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ACCA P4 lectures Download P4 notes
July 12, 2015 at 8:34 pm
Planning to write this course in September and I just wanna start now pls lecturer is this advisable? Can 4 hours of dedication per day take me to the pass mark?
John Moffat says
July 13, 2015 at 7:25 am
This would be better posted on one of the forums rather than as a comment on a lecture!!
Yes – there is no reason why 4 hours a day should not be sufficient to be able to pass.
July 13, 2015 at 6:49 pm
June 20, 2015 at 12:14 pm
Sir, pls. correct me:
Kd is the return required by the investors, which is different from cost to the company because of the existence of tax- (1-t).
Ke though is the same as the cost of the company as there is no tax relief for equity.
Am I right?
June 20, 2015 at 2:14 pm
True – Kd is the return to investors which is pre-tax. The cost to the company is Kd(1-T) if it is irredeemable debt. However if (as is more likely in the exam) it is redeemable debt then it does not equal Kd(1-T) – we need to calculate the IRR of the after-tax flows (whereas Kd is the IRR of the pre-tax flows).
June 20, 2015 at 4:19 pm
Thank you Sir.
June 20, 2015 at 10:03 am
Example 7 part a, the cost of debt (kd) is 8.89%. After calculating you said that if the same was to be issued in stock market, the investors would desire the same return, otherwise why would they invest.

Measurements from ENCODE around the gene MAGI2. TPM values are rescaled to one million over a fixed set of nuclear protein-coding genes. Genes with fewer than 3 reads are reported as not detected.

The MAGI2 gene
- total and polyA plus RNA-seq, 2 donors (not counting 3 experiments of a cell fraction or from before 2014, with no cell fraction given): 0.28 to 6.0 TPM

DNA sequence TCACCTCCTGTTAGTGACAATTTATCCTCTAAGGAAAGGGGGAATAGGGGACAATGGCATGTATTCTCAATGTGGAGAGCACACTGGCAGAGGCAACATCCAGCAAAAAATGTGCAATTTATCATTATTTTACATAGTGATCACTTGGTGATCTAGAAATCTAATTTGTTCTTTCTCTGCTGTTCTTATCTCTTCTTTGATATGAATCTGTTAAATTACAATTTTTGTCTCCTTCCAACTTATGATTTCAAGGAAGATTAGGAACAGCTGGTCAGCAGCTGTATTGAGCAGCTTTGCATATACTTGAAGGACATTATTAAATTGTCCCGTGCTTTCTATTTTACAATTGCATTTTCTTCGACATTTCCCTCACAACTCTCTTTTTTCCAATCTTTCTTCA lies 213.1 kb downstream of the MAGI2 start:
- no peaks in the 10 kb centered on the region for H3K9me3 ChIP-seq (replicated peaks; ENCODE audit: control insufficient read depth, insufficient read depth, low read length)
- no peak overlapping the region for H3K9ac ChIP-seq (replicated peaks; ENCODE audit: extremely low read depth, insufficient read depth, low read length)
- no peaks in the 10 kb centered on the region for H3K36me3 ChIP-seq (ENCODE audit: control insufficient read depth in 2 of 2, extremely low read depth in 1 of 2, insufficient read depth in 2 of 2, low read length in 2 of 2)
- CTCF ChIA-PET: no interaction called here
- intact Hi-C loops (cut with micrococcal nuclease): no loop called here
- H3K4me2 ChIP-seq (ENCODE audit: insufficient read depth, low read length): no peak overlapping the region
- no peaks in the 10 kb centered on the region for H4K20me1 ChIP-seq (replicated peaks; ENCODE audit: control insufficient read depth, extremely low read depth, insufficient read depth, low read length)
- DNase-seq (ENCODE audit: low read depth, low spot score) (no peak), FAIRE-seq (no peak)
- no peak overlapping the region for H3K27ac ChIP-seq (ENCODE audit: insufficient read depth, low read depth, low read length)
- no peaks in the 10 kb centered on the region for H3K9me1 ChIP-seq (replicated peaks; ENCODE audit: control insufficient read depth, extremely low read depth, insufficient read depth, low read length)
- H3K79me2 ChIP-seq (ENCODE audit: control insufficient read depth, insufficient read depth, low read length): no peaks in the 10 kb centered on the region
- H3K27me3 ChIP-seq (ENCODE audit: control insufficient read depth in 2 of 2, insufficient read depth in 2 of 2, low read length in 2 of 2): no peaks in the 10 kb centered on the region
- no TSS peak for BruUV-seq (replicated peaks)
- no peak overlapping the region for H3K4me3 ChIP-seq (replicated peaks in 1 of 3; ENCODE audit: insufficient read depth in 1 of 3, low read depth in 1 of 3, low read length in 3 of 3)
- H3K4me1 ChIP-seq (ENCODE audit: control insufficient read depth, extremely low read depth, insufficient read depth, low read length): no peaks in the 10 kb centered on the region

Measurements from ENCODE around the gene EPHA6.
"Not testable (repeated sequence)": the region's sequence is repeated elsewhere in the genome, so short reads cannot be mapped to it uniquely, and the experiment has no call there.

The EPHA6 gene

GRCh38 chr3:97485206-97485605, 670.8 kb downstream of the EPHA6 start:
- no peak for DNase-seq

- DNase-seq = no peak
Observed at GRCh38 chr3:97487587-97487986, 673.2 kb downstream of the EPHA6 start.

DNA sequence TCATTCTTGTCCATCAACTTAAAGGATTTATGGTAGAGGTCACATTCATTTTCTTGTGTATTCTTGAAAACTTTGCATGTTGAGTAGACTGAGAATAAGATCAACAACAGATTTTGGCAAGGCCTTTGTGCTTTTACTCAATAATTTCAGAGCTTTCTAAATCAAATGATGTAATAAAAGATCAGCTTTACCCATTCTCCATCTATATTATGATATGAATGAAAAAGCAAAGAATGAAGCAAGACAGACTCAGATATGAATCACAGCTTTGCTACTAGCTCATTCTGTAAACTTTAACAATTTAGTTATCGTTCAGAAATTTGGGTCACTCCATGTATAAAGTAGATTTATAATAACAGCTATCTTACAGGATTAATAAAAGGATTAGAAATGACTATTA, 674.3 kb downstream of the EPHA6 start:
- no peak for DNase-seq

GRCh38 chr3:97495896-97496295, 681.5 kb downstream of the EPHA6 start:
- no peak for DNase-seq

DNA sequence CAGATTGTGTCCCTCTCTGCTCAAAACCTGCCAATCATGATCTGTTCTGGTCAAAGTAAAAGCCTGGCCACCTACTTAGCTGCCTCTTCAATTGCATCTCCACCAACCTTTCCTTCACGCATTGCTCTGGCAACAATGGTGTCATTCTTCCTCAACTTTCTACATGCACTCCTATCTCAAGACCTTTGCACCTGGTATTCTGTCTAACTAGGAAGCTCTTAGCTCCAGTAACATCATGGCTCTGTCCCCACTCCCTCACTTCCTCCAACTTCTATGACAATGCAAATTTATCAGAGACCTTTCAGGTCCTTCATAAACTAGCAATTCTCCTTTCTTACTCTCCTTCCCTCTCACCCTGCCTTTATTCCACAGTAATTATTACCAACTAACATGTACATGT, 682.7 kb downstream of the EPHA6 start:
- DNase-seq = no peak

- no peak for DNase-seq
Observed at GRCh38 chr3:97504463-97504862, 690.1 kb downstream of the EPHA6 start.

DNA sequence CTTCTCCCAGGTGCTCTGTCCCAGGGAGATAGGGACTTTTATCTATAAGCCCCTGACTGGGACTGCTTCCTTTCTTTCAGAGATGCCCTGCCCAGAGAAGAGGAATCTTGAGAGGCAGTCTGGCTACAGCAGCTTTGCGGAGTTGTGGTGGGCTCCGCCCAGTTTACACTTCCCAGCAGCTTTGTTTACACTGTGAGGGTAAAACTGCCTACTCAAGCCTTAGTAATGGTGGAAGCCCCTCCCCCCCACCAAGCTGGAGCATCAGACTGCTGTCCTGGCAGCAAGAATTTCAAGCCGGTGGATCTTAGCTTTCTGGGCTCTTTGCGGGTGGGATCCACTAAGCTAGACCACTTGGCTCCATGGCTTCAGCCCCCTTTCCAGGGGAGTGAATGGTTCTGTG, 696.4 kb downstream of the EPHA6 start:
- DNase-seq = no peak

I didn’t understand this.
Also why is Kd calculated? the cost of debt is already known i.e, 8%. So when Kd is calculated, there will be 2 cost of debt percentages i.e, 8% and 8.89% . What is it’s difference?
June 20, 2015 at 2:16 pm
8% is not the cost of debt. It is the coupon rate (the interest on nominal). Maybe when the debt was originally issued, 8% was an attractive rate. However, if investors were to buy the debt now on the stock exchange they would get a return of 8.89%. So if new debt were to be issued only offering 8% nobody would buy it – the company will have to offer 8.89% for it to be attractive.
You may find the free F9 lectures on the cost of capital to be helpful.
Thank you Sir, I understood now.
May 24, 2015 at 11:42 am
Why is our aim to get NPV close to zero when we do the two guesses or is that the rule
May 24, 2015 at 7:37 pm
The market value is the present value of the future receipts, so the net present value needs to be zero.
February 18, 2015 at 2:09 am
Hi Sir Good Evening,
I would like to clarify one point. Is it Possible to use two negative PV cash flows when doing an IRR Calculation?
February 18, 2015 at 8:00 am
Yes it is – in the same way as normal.
One positive and one negative gives a better approximation, but if you do end up with two positives (or two negatives) then you can still go ahead with them.